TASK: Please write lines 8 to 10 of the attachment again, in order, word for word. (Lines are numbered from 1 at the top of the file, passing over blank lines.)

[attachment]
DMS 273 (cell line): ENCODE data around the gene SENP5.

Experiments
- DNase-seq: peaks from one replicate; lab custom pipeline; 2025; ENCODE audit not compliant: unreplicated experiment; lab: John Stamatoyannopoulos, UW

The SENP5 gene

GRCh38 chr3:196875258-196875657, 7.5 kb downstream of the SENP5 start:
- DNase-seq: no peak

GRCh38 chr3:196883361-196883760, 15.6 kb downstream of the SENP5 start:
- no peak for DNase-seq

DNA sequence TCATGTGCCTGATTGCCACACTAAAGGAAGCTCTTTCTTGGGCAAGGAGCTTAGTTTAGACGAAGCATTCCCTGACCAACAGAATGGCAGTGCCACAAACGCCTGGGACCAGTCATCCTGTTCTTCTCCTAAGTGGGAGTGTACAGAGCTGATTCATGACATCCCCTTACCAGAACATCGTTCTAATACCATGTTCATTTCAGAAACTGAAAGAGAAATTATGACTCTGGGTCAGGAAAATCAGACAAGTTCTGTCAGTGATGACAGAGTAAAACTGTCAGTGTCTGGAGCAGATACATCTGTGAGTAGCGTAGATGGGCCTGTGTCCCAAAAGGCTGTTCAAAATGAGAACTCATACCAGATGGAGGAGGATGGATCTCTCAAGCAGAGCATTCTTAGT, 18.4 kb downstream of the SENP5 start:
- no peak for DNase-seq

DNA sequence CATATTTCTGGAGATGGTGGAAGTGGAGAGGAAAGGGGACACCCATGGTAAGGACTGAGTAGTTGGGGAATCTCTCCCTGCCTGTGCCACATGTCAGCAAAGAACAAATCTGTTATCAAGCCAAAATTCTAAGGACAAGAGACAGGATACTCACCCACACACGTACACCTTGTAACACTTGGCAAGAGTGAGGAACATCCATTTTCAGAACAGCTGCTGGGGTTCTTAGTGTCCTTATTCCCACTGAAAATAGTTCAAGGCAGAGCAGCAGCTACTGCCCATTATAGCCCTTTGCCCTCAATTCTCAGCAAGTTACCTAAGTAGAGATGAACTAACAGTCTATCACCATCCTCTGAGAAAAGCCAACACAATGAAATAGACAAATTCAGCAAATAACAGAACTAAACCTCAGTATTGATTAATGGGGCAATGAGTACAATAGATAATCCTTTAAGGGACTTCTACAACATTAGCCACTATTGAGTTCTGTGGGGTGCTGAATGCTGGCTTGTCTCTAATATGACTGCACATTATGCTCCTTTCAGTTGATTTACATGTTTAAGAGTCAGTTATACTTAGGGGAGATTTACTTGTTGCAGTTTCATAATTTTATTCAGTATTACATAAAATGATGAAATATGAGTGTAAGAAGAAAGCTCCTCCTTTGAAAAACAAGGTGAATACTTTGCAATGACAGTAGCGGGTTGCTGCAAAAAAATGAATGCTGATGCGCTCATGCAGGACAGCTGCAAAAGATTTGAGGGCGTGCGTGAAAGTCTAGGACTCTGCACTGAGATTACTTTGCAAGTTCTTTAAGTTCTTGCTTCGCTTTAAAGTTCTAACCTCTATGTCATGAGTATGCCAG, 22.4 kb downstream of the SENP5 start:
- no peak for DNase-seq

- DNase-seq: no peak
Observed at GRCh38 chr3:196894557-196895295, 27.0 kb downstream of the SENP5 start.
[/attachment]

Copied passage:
- no peak for DNase-seq

DNA sequence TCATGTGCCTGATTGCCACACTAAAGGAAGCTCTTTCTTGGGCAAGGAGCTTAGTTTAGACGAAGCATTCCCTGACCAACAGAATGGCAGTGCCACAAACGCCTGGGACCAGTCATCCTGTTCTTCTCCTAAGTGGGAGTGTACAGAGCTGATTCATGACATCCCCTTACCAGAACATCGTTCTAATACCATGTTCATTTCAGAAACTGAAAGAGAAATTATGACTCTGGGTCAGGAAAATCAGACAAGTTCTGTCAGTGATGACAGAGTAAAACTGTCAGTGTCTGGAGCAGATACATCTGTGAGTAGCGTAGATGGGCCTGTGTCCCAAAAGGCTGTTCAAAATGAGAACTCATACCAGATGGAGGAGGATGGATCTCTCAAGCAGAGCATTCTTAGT, 18.4 kb downstream of the SENP5 start:
- no peak for DNase-seq